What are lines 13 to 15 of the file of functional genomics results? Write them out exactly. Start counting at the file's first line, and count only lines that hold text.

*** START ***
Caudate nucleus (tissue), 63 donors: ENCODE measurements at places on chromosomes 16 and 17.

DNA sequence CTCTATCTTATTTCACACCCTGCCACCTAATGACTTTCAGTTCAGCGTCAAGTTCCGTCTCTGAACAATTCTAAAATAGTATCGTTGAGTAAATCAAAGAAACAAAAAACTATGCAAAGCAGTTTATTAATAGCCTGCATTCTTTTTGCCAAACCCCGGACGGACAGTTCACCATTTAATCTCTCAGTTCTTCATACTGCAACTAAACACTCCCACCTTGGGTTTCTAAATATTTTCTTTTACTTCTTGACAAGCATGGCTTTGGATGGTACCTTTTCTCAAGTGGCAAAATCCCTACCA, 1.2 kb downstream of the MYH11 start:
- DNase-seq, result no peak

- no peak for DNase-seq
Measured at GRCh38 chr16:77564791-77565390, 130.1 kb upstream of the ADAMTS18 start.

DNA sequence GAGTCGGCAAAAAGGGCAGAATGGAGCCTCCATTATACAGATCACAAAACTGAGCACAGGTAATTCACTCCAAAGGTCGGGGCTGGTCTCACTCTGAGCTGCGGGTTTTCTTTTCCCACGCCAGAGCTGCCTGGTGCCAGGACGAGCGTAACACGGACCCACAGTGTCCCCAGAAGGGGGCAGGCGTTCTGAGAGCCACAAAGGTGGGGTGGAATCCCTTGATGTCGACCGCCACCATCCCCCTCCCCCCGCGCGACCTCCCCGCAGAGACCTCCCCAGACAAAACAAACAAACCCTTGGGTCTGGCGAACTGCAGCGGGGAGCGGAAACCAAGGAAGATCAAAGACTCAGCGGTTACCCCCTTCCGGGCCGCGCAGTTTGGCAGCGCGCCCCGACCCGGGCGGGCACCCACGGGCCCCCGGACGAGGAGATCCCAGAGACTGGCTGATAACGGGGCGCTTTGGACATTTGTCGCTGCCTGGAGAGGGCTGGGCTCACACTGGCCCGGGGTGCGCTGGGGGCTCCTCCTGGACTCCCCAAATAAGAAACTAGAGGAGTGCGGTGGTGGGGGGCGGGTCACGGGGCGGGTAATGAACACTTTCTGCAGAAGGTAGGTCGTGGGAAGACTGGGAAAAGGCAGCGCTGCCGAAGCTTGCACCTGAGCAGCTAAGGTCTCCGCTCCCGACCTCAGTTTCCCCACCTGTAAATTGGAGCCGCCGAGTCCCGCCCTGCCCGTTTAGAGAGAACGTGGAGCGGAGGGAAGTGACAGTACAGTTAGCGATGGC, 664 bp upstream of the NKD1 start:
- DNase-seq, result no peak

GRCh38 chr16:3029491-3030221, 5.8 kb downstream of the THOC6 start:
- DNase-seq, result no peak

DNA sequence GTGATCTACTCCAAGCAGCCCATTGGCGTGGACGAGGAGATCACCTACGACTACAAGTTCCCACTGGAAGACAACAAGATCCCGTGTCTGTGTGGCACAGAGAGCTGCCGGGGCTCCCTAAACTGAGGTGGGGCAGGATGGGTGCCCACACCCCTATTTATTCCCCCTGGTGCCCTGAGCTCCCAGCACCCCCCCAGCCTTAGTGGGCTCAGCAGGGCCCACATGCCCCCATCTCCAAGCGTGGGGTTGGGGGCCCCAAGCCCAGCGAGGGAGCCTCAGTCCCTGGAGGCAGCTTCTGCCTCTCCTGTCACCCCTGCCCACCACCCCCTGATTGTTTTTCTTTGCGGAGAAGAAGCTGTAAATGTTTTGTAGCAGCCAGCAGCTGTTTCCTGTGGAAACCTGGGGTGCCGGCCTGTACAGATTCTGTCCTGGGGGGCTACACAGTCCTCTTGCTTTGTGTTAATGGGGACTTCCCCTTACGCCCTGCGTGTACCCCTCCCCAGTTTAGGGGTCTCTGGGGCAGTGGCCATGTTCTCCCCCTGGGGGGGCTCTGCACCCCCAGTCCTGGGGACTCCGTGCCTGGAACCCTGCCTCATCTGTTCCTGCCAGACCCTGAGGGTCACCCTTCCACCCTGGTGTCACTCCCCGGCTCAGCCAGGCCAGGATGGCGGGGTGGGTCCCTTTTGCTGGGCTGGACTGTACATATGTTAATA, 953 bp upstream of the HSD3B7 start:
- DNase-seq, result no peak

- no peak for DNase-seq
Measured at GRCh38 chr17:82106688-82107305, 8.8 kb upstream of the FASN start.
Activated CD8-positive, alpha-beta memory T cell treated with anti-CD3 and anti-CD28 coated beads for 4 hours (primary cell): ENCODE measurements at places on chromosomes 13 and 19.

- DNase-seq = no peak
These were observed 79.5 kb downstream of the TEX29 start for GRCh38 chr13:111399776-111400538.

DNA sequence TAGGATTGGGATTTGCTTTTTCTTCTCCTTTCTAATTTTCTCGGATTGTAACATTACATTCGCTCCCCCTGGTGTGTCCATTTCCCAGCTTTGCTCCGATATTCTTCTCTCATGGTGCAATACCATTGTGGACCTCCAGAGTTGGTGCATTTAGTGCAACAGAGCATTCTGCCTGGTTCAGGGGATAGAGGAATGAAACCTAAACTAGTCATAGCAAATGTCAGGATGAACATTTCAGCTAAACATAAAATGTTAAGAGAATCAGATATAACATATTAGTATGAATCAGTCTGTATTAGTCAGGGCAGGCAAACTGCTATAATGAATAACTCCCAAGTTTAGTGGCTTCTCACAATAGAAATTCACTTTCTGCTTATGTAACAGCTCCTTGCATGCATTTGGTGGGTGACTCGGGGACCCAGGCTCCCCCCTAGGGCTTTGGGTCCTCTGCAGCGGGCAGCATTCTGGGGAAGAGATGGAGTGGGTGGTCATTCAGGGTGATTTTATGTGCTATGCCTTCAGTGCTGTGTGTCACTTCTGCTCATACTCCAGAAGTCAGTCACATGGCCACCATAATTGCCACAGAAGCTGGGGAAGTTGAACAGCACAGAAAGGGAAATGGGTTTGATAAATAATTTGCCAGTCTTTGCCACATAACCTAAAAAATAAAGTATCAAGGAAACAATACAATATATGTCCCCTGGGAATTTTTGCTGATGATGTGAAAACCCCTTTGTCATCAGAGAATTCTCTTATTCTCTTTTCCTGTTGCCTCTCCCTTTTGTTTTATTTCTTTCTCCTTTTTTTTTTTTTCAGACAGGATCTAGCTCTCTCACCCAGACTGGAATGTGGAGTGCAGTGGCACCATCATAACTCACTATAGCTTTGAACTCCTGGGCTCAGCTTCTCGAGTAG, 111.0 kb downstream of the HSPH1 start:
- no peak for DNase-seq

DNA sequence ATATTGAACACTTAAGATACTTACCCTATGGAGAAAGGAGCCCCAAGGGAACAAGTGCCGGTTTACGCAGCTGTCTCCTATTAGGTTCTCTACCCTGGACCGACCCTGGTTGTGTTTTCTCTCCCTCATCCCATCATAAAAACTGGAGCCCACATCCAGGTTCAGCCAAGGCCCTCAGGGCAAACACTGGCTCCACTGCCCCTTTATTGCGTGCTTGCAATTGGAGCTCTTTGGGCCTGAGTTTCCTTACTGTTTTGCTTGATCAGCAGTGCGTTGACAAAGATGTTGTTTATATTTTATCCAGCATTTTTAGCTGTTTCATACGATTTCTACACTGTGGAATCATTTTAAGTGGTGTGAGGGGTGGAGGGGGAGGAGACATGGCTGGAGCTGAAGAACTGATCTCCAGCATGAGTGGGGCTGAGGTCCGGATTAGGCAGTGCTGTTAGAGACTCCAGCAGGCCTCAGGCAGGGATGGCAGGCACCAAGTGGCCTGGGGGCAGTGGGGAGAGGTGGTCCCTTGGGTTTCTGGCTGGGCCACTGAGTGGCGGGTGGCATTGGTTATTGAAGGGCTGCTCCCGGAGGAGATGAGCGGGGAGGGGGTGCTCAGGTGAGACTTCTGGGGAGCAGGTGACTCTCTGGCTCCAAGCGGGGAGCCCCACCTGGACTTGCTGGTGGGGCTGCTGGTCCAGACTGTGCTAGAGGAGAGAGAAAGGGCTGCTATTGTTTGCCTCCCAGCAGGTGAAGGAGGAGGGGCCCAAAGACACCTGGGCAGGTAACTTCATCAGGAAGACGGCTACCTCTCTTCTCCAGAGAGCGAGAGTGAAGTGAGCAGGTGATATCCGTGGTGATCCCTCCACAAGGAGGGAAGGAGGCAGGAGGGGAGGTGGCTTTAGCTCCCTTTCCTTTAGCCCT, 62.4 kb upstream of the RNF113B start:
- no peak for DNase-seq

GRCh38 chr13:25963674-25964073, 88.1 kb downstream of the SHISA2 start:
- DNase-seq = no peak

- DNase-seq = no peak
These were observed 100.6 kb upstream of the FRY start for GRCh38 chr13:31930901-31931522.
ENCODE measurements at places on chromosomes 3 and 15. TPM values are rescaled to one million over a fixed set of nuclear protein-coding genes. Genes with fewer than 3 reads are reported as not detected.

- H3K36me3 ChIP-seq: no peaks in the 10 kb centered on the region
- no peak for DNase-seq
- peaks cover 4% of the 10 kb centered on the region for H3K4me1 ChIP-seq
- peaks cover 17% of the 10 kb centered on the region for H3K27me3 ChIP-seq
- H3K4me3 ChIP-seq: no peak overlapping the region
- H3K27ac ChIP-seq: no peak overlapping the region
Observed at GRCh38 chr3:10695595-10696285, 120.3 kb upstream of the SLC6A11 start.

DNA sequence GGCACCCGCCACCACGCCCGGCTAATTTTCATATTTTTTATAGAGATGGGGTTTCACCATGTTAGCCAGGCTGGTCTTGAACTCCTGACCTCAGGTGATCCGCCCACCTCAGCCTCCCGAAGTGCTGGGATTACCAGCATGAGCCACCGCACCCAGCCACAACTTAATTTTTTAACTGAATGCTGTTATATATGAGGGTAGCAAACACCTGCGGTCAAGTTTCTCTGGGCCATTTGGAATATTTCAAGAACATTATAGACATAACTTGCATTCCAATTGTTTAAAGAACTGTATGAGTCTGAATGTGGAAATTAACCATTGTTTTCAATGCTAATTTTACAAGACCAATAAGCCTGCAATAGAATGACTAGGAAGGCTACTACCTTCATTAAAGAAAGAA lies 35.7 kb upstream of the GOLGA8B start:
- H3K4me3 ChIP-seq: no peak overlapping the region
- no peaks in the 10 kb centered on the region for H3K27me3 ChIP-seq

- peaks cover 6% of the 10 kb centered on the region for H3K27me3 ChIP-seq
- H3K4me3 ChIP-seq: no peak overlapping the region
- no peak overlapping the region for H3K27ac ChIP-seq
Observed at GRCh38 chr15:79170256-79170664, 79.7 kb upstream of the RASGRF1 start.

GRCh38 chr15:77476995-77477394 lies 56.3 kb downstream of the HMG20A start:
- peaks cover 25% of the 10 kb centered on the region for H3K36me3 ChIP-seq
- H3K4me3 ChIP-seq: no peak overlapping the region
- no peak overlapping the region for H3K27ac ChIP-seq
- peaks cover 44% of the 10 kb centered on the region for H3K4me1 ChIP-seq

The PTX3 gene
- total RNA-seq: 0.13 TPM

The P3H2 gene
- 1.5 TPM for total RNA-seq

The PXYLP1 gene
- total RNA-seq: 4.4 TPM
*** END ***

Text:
Measured at GRCh38 chr17:82106688-82107305, 8.8 kb upstream of the FASN start.
Activated CD8-positive, alpha-beta memory T cell treated with anti-CD3 and anti-CD28 coated beads for 4 hours (primary cell): ENCODE measurements at places on chromosomes 13 and 19.

- DNase-seq = no peak